The Petty Archives

The Wilburys are here again
By Savitha Gautam
The Hindu - July 11, 2007

The songs convey the joy and camaraderie shared by the five rock legends
It all started as a fun thing. Former Beatle George Harrison was working on his album "Cloud Nine", produced by good friend and fellow songwriter Jeff Lynne. One evening, they were sharing a meal with the legendary Roy Orbison at philosopher-friend Bob Dylan's home. Tom Petty of the Heartbreakers fame was there too as he "had come to fetch his guitar". The five friends sat down and jammed. And wrote the song, "Handle with care." It was originally meant to be "just a filler" for Side B of Harrison's new album. But Harrison felt "it was so good, it needed to be in a new album."

The cheerful, mid-tempo "Handle with care" went on to become one of the biggest hits of a band of musicians who called themselves The Traveling Wilburys (Wilburys was the name that George and Jeff gave the studio equipment!). The group's first album Vol-1, which was completed in just 10 days as Dylan had a tour scheduled, has songs credited to all the five rock greats, who went by the names Otis, Nelson, Lefty, Charlie T. Jr. and Lucky. As Petty explained, "We did not want to go under our names as we didn't want to sound like a bunch of lawyers!"

Back on the shelves
But why this sudden interest in a supergroup which is now bereft of two of its members -- Roy Orbison and George Harrison? The recently released "The Traveling Wilburys Collection", and it contains two albums with bonus tracks, a 24-minute documentary and five music videos. The recordings were not available for a long time owing to contractual problems. Now, Vol-1 and Vol-3 (typical Harrison humour here that led to naming the second album Vol-3) are back on the shelves, with four previously unreleased tracks, including "Maxine" and "Like A Ship." The collection has already topped the charts in the U.K ., selling 5,00,000 copies worldwide during the first three weeks. Not surprising. When Vol-1 was released in the October of 1988, it created quite an impact. The folk-rock-meets-Beatlesque melodies had everybody humming. And they are ever so fresh even now. Check out a remarkable performance by Orbison on "Not alone anymore", which many consider one of his finest. "Nobody's Child", the "charity single" and the cover of an old country number, which put the spotlight on the orphans in Romania, touches a chord. Then there are "Tweeter and the Monkey Man", Dylan's tongue-in-cheek send-up of Americana songs and the jokey ode to the 1950s "The Wilbury twist". This is music composed and written by five top artistes who have left their individual 'giant' status behind the door and are just having the time of their lives.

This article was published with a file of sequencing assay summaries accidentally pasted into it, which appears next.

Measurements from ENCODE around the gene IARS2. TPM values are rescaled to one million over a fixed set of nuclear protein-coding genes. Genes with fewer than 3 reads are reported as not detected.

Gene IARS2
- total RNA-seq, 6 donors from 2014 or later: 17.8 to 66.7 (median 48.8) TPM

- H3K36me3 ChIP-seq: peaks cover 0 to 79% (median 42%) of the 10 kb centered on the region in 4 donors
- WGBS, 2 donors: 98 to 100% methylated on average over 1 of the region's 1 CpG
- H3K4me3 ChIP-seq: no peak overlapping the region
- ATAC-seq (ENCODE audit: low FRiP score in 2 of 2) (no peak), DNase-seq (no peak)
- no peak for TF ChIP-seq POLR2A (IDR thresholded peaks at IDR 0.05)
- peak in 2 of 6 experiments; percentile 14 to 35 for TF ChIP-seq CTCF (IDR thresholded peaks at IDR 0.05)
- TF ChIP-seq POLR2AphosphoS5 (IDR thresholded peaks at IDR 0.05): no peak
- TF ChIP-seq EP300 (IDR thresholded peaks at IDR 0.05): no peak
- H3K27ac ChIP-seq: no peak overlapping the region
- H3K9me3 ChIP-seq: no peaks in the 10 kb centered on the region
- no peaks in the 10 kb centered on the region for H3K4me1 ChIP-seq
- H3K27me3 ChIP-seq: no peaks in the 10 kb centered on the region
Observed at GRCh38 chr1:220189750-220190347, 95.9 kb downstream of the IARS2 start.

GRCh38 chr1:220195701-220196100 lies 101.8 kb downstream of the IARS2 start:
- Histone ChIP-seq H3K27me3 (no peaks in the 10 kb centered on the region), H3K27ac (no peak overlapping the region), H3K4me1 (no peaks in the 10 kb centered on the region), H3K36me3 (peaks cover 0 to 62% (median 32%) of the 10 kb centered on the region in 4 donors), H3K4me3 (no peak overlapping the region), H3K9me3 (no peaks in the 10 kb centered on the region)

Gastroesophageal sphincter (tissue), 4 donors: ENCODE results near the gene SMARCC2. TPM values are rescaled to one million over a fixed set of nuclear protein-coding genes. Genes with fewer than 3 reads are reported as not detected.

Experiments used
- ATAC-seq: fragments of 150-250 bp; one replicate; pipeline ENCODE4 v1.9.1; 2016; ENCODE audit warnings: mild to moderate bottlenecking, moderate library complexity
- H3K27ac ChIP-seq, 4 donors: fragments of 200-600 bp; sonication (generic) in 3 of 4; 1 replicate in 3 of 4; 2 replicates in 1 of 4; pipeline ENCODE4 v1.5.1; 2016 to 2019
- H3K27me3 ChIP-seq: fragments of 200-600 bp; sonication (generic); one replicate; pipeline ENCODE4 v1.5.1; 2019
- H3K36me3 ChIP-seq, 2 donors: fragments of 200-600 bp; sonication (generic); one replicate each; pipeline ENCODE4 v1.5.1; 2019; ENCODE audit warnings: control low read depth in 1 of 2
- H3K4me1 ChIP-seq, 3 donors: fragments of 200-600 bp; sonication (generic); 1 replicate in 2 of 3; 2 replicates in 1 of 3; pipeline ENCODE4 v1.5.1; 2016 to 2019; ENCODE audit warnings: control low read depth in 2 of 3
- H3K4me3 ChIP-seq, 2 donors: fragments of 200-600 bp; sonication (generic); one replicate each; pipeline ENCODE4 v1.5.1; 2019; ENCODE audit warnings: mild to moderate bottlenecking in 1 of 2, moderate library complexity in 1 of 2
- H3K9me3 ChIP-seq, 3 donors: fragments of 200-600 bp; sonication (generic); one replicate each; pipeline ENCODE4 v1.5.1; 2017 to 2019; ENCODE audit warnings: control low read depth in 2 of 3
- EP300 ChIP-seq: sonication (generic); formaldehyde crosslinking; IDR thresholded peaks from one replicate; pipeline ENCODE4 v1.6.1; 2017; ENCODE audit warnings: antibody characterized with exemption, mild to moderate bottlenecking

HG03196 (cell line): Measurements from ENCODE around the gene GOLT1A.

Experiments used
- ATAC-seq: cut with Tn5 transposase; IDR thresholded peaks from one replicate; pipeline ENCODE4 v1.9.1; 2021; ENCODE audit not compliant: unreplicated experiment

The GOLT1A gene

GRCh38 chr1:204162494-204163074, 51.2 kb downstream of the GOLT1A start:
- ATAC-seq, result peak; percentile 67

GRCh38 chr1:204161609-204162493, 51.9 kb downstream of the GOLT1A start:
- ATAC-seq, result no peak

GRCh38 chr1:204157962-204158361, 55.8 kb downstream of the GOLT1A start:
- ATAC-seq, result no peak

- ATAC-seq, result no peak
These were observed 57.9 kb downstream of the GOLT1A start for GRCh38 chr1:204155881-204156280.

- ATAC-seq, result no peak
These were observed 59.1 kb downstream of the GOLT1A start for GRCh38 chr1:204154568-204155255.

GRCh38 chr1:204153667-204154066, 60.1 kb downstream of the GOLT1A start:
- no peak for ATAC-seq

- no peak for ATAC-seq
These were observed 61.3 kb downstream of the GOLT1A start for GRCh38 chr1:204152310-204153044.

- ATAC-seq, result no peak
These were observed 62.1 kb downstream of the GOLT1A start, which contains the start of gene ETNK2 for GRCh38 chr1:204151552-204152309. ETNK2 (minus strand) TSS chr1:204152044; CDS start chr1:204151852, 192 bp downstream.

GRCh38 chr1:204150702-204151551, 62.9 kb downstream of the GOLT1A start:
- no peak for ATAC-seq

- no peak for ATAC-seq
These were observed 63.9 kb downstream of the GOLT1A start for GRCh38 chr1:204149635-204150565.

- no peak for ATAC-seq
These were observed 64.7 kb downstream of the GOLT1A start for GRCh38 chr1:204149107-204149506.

That camaraderie and joy comes through as one watches the documentary featuring the recording sessions in Dave Stewart's home. It's incredible to follow the five friends who sit around Dave's kitchen-converted-into-a-studio, strum their guitars and fine-tune lyrics and harmonies. And nobody's ego plays up here!

Well captured
The music videos capture four exceptional musicians (sadly, Orbison died after "Handle with care" was recorded) enjoy themselves as they croon the rocking "She's my baby" (the opening track of Vol-3), the "Inside out" or the dance-floor worthy "The Wilbury twist."

Bob Dylan is a revelation here. His happiness is almost infectious as he choruses "End of the line". And boy, is he actually smiling! There is a tender moment -- when the camera zooms in on a rocking chair with a guitar placed on it even as Orbison's distinct voice floats in the air with the words "End of the line." Petty recalls, "After getting Roy to sing with us, George, Jeff and I were like 'Roy Orbison's in our band!' I think we could never get over it." And neither could they get over Orbison's death.